‘Wife’ has midlife crisis, finds herself on stage

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St. Philip’s director promises a relatable story with a whole lot of comedy.

By Gabriela Rodriguez    

sac-ranger@alamo.edu

“The Tale Of The Allergist’s Wife,” a soulful and charismatic play about a woman’s quest to find the meaning of life, will be 8 p.m. today, Saturday and Nov. 20-21 and 2:30 p.m. Nov. 15 and 22 in Watson Theater.

Directed by Vincent Hardy, coordinator of the St. Philip’s College theater program, the play is described as a farcical comedy. It originally opened Feb. 29, 2000, at the Manhattan Theater Club and later moved to Broadway.

Written by Charles Busch, winner of the Outer Critics Circle John Gassner Award for “Wife,” it portrays a woman, Marjorie Taub, going through a midlife crisis.

Even though she’s married to a doctor and is considered upper class, there’s no real happiness within her. Her mother doesn’t help her and continues to add to her insecurities and feelings of mediocrity.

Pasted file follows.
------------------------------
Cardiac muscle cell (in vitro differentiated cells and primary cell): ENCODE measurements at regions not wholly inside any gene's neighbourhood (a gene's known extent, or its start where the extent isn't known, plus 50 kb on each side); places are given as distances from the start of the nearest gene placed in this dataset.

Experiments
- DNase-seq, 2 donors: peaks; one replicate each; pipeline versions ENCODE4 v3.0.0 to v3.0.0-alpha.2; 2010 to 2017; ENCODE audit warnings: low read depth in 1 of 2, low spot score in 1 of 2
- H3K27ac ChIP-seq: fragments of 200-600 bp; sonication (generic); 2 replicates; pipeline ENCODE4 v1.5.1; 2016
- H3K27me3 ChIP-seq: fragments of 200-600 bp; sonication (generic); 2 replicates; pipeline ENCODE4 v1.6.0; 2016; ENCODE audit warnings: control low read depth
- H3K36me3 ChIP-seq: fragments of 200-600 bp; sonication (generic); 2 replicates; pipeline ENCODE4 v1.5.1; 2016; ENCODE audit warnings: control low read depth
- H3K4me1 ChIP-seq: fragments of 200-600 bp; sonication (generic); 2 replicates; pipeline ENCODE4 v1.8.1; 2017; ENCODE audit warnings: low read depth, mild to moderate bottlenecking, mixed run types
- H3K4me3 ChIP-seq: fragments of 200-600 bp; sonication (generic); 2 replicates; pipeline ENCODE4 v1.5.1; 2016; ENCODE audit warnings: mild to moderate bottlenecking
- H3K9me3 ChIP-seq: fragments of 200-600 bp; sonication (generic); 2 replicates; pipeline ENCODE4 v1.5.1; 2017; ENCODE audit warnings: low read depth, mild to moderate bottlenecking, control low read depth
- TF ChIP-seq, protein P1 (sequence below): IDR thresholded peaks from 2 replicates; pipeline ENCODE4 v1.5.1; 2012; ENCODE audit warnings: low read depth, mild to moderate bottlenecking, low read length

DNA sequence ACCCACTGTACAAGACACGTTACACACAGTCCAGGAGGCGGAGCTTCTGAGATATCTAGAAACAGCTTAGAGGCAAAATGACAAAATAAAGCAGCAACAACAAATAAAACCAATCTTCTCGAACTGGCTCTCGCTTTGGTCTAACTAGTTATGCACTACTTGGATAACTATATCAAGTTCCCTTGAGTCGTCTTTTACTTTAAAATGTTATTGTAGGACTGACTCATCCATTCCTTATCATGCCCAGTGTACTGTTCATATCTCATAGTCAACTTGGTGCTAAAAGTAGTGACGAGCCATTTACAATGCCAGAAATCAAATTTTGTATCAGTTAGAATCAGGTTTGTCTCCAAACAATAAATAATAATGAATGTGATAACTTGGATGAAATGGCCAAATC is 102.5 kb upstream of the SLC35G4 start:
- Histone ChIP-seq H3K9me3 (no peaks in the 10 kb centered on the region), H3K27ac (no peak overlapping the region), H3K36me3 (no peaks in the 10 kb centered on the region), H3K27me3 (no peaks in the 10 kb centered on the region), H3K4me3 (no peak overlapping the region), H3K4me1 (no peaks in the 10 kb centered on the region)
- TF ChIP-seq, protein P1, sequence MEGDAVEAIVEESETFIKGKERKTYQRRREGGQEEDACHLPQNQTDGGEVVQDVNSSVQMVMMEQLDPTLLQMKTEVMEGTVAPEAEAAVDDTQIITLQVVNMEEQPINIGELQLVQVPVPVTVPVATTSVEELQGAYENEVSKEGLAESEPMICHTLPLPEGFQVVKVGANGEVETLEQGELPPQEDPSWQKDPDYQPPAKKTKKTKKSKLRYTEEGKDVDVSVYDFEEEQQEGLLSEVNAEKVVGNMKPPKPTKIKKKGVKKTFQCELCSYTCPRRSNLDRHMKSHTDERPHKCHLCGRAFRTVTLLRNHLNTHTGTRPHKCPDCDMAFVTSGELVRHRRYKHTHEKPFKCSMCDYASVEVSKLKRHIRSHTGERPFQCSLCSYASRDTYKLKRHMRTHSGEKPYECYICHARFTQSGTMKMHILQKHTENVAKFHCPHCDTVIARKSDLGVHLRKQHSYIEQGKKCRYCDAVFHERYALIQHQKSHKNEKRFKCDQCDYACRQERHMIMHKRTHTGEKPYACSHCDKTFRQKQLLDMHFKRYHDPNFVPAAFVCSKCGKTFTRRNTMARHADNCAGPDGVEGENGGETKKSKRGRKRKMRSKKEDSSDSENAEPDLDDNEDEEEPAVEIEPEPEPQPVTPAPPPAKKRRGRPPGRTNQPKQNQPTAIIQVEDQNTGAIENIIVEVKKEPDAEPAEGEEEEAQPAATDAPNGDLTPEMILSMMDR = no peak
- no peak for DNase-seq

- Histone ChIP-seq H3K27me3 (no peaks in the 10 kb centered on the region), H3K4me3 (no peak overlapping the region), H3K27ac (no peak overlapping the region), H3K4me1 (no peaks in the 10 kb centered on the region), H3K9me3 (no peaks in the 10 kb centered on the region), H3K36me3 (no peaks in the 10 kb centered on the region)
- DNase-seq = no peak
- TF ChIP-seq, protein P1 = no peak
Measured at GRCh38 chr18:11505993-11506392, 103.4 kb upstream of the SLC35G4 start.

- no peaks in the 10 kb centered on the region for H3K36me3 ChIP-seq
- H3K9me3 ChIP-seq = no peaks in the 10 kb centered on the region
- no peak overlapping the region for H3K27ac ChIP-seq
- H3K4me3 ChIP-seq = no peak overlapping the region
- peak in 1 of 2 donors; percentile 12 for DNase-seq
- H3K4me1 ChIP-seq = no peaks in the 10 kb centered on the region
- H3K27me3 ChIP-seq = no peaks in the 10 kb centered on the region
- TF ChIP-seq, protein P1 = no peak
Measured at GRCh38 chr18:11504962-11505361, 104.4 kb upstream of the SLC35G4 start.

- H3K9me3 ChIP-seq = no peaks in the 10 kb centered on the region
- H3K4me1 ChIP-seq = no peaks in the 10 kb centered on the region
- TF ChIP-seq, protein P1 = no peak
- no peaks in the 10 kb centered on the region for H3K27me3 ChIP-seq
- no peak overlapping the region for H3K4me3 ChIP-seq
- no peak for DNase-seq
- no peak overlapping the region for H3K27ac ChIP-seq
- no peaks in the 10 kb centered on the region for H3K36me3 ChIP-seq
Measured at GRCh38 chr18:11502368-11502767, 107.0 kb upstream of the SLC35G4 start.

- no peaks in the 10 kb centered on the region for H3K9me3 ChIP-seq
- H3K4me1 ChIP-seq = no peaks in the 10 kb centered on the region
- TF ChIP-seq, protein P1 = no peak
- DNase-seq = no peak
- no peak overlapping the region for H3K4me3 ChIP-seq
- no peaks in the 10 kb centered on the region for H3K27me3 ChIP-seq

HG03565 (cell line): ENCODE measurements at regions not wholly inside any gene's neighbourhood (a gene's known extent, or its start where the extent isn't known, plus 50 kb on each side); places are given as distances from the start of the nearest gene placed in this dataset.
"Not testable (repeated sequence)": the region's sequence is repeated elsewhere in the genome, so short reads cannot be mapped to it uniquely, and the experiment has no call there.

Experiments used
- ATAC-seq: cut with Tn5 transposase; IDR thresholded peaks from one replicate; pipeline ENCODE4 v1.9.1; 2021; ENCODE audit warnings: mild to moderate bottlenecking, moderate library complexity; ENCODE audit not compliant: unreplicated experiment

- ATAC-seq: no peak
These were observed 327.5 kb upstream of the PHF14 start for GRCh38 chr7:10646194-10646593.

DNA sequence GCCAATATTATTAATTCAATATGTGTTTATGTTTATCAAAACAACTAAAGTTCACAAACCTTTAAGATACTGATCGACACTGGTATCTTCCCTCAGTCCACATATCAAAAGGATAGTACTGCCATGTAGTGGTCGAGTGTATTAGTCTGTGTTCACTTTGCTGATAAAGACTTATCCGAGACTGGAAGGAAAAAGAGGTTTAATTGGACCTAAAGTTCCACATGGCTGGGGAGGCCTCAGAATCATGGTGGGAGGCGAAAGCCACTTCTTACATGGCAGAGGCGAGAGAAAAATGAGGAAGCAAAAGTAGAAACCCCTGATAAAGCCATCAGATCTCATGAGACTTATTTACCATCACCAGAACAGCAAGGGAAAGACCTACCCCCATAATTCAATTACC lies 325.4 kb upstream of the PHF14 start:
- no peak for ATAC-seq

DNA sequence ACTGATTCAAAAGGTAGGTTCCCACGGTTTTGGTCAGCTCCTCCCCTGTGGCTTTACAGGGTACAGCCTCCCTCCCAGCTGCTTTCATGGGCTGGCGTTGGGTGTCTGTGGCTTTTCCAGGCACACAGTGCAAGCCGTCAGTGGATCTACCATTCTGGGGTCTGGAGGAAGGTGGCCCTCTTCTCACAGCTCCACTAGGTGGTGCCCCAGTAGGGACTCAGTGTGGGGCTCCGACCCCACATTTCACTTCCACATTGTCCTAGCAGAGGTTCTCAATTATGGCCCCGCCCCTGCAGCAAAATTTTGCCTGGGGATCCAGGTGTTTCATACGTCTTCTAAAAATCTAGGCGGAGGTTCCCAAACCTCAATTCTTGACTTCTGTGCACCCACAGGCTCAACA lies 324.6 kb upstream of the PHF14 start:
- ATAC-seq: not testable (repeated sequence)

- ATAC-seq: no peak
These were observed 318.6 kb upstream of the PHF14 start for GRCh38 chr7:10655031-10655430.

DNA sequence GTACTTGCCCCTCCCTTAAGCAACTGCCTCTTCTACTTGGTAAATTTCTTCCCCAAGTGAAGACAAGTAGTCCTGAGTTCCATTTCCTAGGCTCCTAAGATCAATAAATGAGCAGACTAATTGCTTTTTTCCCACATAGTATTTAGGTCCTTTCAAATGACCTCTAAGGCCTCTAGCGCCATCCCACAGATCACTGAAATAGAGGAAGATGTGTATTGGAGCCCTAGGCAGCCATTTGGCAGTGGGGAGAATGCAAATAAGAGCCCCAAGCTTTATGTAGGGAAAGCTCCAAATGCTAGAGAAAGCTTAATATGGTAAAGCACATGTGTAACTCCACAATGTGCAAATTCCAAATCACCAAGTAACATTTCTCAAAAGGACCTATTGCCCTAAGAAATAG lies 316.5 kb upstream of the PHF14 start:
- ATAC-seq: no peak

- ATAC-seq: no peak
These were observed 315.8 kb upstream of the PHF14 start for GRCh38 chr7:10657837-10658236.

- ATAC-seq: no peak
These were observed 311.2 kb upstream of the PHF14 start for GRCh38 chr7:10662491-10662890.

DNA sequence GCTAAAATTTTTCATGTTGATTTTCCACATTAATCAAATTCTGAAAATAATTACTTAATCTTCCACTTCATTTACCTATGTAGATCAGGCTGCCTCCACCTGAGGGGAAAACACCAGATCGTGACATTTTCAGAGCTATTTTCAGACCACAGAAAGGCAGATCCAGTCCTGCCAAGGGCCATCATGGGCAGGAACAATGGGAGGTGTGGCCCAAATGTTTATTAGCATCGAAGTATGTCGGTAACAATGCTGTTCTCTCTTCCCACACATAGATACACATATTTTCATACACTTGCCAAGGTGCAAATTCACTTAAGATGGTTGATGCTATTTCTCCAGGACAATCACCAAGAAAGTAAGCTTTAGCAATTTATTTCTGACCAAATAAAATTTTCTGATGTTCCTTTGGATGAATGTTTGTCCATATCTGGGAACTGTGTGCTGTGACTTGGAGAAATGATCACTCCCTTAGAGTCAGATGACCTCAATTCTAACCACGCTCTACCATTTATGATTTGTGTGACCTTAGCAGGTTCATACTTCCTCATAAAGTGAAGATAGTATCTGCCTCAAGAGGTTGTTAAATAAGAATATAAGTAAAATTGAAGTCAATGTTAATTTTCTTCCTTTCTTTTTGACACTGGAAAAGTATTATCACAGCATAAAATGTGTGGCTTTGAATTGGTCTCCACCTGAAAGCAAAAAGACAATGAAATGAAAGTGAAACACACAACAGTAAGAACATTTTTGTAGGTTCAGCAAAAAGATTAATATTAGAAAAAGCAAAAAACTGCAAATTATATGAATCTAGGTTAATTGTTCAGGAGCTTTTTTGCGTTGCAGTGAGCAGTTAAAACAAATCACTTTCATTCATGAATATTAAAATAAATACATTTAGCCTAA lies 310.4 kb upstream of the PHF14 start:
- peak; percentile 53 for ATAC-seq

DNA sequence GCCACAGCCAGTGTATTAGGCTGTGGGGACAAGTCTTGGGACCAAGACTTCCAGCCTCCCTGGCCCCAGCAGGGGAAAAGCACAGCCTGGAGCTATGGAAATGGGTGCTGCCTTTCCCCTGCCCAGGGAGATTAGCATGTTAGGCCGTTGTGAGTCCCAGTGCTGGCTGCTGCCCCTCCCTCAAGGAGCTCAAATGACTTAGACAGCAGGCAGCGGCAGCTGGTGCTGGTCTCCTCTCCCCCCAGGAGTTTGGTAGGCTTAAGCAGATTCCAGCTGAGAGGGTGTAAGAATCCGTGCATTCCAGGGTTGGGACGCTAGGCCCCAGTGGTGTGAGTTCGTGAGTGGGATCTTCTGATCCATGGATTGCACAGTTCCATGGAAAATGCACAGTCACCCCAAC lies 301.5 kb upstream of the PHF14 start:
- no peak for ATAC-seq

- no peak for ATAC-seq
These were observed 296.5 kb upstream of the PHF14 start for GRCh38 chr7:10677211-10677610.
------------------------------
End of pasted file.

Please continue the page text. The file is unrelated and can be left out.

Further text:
A childhood friend interrupts the scenario. Even though she helps lighten Marjorie’s dark mood, she also stirs up some trouble in her marriage.

It is Busch’s “most mainstream play,” compared to more than 25 other plays he has written, Hardy said.

Hardy thinks most people constantly question the meaning of life.

“Having questions means being alive and engaged with life,” Hardy said.

Such soul-searching occurs whether one is young, old or middle-aged, he said.

“The older I get, I have more questions,” Hardy said.

Life doesn’t come in a neat package and there might be no safe harbor, but that’s OK, Hardy said.

“As long as you’re alive the quest is alive. It’s about the journey rather than the destination,” he said.

The idea to stage “Wife” this semester was born from one of Hardy’s former theater students. The student pointed out how he had never done any comedies aside from the dark variety he usually prefers.

Hardy had seen “Wife” around 2000 while he was living in New York and remembers laughing a lot so he decided to put it on stage this season.

Hardy advises parental guidance for children younger than 14 since there will be adult language and situations presented in the play.

For more information, call Hardy at 210-486-2838.

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